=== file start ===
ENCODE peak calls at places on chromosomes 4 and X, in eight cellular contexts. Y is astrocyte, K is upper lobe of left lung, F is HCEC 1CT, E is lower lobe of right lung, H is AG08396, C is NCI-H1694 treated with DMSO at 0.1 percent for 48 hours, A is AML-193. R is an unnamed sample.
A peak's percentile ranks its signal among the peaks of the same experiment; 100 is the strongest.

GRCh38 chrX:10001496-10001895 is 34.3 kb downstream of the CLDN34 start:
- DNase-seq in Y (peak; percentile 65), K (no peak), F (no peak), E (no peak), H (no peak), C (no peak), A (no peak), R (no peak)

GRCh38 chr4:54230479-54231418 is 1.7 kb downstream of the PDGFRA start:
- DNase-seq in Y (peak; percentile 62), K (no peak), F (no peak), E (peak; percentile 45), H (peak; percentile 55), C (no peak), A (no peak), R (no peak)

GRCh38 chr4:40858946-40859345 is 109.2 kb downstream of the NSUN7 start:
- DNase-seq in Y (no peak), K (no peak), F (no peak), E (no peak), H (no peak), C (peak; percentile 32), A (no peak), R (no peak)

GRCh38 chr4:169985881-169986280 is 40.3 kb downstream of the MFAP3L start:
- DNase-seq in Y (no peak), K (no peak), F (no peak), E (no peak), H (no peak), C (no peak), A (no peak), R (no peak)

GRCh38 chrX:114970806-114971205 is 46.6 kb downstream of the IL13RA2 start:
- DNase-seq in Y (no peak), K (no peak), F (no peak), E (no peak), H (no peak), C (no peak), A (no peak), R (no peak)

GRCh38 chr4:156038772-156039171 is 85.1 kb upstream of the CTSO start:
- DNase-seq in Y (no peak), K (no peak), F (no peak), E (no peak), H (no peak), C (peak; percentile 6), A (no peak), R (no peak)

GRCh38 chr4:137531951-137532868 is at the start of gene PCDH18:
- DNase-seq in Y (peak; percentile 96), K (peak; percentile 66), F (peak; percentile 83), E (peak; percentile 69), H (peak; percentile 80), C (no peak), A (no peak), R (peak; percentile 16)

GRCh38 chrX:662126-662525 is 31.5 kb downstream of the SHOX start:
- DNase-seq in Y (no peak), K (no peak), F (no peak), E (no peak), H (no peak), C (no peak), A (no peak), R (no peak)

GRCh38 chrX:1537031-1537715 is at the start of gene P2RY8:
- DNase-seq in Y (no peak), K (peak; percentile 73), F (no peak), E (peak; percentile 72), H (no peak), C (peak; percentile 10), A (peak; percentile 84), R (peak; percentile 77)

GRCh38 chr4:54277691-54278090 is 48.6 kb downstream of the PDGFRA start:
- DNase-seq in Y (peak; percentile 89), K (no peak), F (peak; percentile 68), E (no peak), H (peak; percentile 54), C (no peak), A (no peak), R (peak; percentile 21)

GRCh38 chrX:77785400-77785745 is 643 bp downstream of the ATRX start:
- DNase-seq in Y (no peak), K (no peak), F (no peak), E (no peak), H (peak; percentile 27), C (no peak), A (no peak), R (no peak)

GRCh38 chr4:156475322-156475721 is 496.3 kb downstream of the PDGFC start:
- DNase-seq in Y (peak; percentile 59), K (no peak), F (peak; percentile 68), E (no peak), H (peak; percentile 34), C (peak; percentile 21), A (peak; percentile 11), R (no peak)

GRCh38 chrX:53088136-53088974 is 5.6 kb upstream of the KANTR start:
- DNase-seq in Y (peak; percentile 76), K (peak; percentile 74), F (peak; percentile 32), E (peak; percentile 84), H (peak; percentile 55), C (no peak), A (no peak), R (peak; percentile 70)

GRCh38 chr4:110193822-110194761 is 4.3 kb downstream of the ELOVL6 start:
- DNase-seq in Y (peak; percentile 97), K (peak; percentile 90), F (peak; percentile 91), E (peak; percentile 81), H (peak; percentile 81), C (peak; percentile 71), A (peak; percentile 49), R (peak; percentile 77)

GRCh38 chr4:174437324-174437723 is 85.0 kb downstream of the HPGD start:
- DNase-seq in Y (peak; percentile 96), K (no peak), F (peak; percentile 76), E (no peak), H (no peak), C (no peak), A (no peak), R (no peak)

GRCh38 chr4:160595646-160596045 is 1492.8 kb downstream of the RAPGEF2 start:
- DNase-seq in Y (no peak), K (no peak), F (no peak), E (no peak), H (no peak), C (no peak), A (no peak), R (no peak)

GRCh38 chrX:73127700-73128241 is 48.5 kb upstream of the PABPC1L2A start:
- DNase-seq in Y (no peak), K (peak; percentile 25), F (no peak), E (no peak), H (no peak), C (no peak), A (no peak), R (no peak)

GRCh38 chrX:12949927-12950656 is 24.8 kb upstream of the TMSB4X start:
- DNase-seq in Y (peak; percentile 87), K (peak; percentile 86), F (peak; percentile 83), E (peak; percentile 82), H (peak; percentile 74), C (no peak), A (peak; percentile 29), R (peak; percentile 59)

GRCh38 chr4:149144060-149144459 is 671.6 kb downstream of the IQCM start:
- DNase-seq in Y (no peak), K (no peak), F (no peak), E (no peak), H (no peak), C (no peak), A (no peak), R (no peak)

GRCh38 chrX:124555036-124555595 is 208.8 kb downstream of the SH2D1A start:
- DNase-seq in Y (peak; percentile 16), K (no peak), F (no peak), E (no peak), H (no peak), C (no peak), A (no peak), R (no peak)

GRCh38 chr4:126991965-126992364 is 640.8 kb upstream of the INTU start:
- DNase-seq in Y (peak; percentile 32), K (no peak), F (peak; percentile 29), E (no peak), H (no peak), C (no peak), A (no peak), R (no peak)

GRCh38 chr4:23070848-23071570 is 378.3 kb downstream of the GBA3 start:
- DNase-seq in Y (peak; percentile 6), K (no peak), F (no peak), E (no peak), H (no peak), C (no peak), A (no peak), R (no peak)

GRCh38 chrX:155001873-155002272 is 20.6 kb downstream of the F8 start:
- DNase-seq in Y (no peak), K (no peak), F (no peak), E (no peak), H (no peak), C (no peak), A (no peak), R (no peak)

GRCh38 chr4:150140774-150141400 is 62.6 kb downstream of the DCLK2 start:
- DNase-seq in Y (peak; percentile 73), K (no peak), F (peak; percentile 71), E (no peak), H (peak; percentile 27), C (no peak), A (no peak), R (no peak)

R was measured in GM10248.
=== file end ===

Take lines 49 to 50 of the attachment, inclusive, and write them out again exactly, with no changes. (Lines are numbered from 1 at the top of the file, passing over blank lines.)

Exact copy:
GRCh38 chr4:150140774-150141400 is 62.6 kb downstream of the DCLK2 start:
- DNase-seq in Y (peak; percentile 73), K (no peak), F (peak; percentile 71), E (no peak), H (peak; percentile 27), C (no peak), A (no peak), R (no peak)